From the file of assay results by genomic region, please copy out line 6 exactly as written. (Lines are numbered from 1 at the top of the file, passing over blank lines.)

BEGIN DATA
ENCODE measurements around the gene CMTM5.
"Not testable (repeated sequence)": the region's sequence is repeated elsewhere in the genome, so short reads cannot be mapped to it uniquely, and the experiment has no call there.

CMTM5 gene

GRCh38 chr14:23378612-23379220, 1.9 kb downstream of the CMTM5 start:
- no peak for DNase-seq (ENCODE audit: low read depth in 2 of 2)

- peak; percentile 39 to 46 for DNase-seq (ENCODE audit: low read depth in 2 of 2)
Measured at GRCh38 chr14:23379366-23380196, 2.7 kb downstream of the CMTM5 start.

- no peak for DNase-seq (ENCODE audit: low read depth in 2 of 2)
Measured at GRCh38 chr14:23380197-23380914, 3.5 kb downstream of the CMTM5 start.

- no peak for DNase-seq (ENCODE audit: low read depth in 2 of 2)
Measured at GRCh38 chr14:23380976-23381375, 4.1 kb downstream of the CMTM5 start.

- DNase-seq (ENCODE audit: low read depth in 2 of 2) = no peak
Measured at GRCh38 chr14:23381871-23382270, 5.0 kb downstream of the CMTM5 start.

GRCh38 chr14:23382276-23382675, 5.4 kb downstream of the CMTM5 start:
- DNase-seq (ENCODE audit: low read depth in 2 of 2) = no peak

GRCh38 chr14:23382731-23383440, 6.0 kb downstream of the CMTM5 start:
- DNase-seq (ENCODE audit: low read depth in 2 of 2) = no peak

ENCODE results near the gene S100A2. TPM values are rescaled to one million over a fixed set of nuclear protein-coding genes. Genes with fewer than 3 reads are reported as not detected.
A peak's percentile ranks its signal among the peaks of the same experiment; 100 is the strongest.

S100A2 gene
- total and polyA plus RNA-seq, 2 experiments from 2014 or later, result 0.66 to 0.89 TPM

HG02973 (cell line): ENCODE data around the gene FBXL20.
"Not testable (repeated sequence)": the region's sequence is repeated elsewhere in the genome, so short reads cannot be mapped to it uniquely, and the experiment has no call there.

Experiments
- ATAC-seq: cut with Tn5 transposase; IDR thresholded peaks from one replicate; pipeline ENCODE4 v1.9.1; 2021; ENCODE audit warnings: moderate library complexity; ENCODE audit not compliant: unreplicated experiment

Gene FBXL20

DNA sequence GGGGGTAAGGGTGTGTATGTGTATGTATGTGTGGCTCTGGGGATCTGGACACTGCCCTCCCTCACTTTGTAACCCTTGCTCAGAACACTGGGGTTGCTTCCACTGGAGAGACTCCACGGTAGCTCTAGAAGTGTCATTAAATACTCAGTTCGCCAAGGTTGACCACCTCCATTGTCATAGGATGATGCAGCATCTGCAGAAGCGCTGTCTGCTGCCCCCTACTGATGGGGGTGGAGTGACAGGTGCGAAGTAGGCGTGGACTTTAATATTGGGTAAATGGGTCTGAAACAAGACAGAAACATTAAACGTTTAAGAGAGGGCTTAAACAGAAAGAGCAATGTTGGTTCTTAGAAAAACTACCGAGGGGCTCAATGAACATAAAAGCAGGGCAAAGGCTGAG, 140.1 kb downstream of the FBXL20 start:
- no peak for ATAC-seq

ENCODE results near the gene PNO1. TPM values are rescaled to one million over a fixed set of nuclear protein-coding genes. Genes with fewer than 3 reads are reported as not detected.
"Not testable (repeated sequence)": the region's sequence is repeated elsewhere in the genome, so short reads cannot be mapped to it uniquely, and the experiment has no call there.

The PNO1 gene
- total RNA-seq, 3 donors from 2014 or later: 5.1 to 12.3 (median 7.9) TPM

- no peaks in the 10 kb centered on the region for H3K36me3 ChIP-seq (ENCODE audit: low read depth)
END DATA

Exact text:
- peak; percentile 39 to 46 for DNase-seq (ENCODE audit: low read depth in 2 of 2)